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Wednesday, June 17 • 11:00am - 12:30pm
Children in Care - Lise Milne, Tessa Bell , Lindsay Hill

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Children in Care:

Abstract #128
A Trauma-Informed Analysis of the Trajectories and Resilience Capacities of Youth in Child Protective Services Group Care
Presenter:Lise Milne Co - Presenters: Delphine Collin-Vézina, Christine Wekerle
This presentation describes findings on a population of youth in out-of-home group care (OHGC) who participated in the Maltreatment and Adolescent Pathways (MAP) study, the first Canadian longitudinal study of youth involved with Child Protective Services. Trauma-informed assessments of youth in OHGC is an especially growing concern in light of their well-documented trauma exposures, multiple victimizations, behavior problems and acute mental health symptoms. Youth also experience additional chronic stressors including separation from families, peers, and communities, multiple moves, impermanence, and uncertainty. Three related areas will be examined: (1) The profiles of youth at baseline regarding their traumatic experiences, trauma-related symptoms, age, gender, and length of time in care; (2) Their trajectories six months later, with regard to how their mental health profiles evolved over time; and (3) Their trajectories 18 months later, with regard to their resilience capacities in relation to previous and current mental health. The aim is to better understand the trauma profiles and trajectories of this vulnerable, yet understudied population. In addition, it aims to identify the conditions that support the healthy development of youth who lack individual, family, community, and socio-political resources to sustain health and well-being in the face of multiple adversities.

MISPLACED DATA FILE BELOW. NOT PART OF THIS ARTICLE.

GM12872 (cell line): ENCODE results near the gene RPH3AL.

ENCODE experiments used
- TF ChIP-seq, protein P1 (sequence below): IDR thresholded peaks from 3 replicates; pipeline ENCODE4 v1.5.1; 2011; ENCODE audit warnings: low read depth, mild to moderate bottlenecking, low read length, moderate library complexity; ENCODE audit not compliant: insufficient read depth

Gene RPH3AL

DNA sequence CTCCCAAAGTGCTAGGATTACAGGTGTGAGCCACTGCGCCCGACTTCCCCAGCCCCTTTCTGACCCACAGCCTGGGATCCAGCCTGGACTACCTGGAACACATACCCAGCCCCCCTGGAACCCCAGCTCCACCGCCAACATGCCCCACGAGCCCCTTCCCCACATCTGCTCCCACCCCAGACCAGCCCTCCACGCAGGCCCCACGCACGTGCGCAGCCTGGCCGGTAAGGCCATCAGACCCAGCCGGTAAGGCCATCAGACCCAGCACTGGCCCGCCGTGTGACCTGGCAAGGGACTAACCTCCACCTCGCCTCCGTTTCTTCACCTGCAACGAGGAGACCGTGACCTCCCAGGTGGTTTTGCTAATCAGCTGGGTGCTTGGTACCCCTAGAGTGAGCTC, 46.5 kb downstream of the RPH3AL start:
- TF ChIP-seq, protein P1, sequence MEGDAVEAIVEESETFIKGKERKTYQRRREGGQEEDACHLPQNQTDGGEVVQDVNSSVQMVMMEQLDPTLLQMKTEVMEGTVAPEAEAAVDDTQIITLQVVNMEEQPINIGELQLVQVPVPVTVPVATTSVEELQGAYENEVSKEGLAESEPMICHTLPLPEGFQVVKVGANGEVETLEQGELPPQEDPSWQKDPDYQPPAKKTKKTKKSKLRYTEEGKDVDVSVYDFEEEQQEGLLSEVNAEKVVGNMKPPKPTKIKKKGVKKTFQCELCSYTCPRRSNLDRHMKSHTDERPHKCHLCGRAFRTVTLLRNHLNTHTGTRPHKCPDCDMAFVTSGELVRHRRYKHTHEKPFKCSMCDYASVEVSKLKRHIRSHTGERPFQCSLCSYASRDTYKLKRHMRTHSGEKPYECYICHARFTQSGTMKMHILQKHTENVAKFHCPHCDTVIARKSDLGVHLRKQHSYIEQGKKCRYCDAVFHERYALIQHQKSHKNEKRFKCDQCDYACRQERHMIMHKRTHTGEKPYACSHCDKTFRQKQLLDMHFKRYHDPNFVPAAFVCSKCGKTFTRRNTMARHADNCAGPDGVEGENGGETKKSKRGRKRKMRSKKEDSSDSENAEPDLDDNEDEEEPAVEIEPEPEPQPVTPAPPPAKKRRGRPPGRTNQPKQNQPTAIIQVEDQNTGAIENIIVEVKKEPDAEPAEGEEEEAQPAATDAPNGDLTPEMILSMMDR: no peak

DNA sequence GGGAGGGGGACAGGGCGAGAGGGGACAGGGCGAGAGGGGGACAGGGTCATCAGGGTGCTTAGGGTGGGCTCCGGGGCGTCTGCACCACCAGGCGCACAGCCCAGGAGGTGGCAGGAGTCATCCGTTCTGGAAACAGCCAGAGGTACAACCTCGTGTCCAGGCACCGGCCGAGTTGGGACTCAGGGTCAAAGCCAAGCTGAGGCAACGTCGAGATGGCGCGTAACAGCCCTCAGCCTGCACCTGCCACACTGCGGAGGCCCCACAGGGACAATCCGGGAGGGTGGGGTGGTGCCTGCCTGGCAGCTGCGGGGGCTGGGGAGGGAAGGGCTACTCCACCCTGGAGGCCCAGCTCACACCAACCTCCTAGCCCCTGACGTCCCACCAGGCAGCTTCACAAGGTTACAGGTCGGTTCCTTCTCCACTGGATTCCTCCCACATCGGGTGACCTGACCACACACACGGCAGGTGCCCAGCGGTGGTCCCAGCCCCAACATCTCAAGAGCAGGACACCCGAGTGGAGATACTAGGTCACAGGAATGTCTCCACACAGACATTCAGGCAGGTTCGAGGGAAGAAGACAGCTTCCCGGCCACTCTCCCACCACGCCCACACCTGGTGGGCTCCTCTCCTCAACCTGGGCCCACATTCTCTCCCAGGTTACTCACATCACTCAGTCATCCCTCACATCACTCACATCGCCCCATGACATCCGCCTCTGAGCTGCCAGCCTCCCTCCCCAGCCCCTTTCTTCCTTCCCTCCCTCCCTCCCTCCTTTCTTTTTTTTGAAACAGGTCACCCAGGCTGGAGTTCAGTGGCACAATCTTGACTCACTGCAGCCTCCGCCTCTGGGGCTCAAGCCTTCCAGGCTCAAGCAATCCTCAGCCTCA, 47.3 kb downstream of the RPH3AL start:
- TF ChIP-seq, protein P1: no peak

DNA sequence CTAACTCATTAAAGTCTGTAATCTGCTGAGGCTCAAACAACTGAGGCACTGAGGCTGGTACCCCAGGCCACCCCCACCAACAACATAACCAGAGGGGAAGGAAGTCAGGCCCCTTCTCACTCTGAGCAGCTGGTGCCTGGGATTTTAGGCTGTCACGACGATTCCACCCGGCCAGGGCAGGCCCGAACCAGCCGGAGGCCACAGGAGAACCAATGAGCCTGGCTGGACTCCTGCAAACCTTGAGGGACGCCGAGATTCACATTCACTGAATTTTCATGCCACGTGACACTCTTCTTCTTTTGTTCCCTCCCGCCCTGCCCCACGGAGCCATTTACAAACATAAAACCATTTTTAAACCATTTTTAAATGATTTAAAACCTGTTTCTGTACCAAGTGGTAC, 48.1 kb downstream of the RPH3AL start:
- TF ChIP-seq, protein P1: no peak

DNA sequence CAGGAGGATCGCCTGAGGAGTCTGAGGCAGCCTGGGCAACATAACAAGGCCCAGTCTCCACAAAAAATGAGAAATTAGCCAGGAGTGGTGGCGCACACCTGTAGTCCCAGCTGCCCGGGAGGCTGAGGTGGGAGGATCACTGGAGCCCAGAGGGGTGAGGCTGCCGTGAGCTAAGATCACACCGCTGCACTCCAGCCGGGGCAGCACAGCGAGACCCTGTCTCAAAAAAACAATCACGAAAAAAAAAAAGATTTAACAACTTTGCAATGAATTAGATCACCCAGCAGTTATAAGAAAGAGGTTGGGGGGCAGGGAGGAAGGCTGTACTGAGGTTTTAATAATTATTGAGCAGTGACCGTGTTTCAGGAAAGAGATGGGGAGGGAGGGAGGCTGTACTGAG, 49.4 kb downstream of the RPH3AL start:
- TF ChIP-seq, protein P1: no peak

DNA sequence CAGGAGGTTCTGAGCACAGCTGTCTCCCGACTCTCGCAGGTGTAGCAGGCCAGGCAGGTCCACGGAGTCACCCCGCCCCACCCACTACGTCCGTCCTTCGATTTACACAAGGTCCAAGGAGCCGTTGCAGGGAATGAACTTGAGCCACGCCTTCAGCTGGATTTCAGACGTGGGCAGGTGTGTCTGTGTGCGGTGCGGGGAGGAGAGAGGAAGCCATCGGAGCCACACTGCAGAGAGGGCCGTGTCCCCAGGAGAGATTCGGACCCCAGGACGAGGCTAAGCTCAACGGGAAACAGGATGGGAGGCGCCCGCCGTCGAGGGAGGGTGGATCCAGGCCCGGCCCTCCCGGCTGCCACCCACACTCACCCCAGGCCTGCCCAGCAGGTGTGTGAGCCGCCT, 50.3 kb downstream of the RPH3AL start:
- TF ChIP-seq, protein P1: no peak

Abstract #156
Child Resilience in Out-of-Home Care: Child Welfare Worker Perspectives 
Presenter: Tessa Bell Co - Presenters: Elisa Romano 
The study of resilience and its associated factors is highly applicable to child welfare as children living in out-of-home care have often experienced adversity and are vulnerable to the development of difficulties across various domains. The use of qualitative research in the study of resilience is scarce, with the majority of such studies based on the U.K. or U.S. child welfare systems. Therefore, the goal of this study was to gain child welfare workers’ perspectives on resilience and to explore factors that they believe influence resilience. Eleven child welfare workers from Ontario (Canada) participated in a semi-structured interview, which was developed using an ecological perspective and as such, inquired about sources of resilience from within children themselves, their family, their community, and the child welfare worker and agency. A number of factors associated with resilience (e.g., child intelligence) were identified; however, the critical importance of a child’s relationships underpinned all factors discussed. In addition, the dynamic interrelationships between levels of the ecological model and how these can impact a child’s resilience were highlighted. The findings highlight the importance of including the perspectives of all those involved in the child welfare system in assessing the well-being of children in out-of-home care.

Abstract #186
Implementing the Resilience Framework in Kinship Care Practice